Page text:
The collection consists of published and unpublished chapters of George Kowalsky's memoirs about the Auschwitz and Dachau concentration camps in 1943 and 1944. The memoirs were partly published in 1946 in the "Christian Road. Ukrainian religious-social weekly," a Ukrainian language periodical disseminated among Ukrainian DP in Germany. Besides that, the collection is comprised of an English translation of one part of the memoirs, one religious poster, one photograph (portrait), a typed concert program where father Kowalsky was a choir conductor, and a typed statistics of deaths in Dachau by April 29, 1945.Kowalsky, George
5 Archival description results for concentration camps
This item contains an interview in German with an interviewee who wishes to remain anonymous.
Her father came from a rich family. In Russia rich people were prosecuted and displaced to the East Siberia to starve at the time of Bolshevism. The interviewee and her family moved to the next bigger city so her father was not displaced but he was unemployed for a long time. Interviewee went to a German school and was always afraid that her father might get arrested, because many people got arrested in this time. Thus they decided to move to Omsk / Siberia, where it was very cold. Her father could not find a job so they moved to Slavgorod a place where many Germans lived. She and her siblings were able to go to the German school again.
The family had a hard living and her father still was unemployed, then he got ill and died in the spring. After that her mother sold all personal belongings from her father (tools, violin) and the family got back to Ukraine. Her mother had to work and the interviewee lived with her aunt. When Hitler took power in Germany, Germans abroad were prosecuted and displaced again. One night her uncle got arrested and they never heard from him again. She lived in fear that her mother might get arrested too. After the WW2 they were living in West Germany until her uncle helped them to move to Canada. She is talking about deportations during the war. Her brother came to a concentration camp in Russia after the war and was arrested there for 10 years. When Stalin died he was set free. In the next ten years her brother has been taken for interrogation over and over again. He was living in a constant fear that he might get imprisoned again. The interviewee is saying that the church had no power in Communism. Later in Canada the interviewee was able to go to the Catholic church again.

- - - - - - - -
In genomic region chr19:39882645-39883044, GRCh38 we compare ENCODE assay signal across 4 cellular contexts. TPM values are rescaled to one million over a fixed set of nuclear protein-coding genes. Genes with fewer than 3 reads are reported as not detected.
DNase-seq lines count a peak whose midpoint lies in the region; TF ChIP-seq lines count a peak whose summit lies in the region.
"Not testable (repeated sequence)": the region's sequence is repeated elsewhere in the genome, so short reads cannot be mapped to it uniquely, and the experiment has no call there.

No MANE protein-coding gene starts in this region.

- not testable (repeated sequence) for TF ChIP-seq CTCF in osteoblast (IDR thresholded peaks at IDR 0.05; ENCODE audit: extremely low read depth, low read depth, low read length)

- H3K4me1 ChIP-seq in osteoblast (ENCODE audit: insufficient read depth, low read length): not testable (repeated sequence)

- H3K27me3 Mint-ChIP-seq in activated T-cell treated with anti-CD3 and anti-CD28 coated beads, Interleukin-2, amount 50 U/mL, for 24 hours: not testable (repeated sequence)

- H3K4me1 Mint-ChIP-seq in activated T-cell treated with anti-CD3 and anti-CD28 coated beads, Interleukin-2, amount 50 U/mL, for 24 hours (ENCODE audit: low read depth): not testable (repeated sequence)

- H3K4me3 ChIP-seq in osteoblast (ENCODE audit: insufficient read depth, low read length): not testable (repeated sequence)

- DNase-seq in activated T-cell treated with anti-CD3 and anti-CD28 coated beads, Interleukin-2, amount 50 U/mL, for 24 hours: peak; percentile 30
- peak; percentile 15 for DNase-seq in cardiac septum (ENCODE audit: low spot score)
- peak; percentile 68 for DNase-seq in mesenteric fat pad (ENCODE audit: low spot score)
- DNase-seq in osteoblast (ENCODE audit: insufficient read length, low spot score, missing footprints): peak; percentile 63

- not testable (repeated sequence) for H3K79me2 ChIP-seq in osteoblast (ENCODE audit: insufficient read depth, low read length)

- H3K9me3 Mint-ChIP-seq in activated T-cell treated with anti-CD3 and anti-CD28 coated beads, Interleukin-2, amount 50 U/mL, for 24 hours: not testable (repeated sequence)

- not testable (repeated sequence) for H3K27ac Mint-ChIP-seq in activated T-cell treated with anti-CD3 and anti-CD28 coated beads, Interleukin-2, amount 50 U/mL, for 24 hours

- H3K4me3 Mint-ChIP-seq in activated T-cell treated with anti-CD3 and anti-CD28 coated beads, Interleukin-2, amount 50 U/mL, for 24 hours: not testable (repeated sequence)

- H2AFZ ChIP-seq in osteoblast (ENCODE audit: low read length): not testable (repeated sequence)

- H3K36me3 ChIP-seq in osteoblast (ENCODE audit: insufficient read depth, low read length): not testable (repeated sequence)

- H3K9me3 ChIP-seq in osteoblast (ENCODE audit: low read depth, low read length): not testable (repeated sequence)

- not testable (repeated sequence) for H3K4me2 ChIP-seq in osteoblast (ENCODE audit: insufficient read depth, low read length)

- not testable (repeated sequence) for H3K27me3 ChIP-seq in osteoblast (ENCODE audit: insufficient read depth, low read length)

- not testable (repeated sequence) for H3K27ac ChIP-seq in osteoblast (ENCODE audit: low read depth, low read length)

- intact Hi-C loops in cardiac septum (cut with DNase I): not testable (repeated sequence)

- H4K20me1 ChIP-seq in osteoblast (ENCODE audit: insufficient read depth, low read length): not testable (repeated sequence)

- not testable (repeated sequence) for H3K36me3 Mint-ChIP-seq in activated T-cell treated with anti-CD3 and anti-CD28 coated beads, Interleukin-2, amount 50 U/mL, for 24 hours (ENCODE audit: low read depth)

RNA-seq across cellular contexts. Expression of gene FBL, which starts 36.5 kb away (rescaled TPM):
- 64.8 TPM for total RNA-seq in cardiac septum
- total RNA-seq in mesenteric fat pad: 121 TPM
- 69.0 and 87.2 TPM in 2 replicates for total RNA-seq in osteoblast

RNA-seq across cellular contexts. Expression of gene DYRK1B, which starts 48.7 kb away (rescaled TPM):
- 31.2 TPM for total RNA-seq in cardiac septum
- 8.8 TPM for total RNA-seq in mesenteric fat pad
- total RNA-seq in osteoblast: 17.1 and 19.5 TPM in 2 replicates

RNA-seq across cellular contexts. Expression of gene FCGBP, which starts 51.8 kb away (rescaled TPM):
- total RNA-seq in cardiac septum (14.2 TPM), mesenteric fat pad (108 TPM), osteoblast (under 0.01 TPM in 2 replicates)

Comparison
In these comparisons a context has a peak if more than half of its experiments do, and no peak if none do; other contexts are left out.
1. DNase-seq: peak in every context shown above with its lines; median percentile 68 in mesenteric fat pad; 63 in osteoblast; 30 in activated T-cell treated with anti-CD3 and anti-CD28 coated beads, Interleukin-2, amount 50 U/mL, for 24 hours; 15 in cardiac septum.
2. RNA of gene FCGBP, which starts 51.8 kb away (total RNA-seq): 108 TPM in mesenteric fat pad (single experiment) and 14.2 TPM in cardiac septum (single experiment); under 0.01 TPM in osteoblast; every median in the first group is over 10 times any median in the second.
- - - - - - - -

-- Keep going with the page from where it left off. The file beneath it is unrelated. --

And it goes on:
She talks about arriving to Canada. Says that Canadians let her feel that Germany was the country who started the WW2. Talks about her husband (Canadian) who was injured in the war. She says her children are the real Canadians, she loves Canada as well and does not want to return.Whitfield, Veronika
The collection predominantly consists of records between the mid-1940s and late 1990s and includes various records related to Ivan (John) Lahola and his family. It includes biographical materials, correspondence, and documents covering Lahola's life during World War II, detailing his experiences in Auschwitz and other prisons and concentration camps. The collection encompasses textual records related to Lahola's community life in Canada, published materials, and miscellaneous information. Notable correspondence involves letters from different organizations thanking Lahola for donations, including contributions to the construction of the Greek Catholic Cathedral and the Ukrainian Embassy Foundation. Additionally, the collection contains greeting cards, and printed materials such as program invitations and catalogs, offering insights into Lahola's engagement with community events, cultural activities, and charitable causes.Lahola, Ivan
Speech written by Lahola to commemorate 33 years since liberation from the concentration camp in Auschwitz.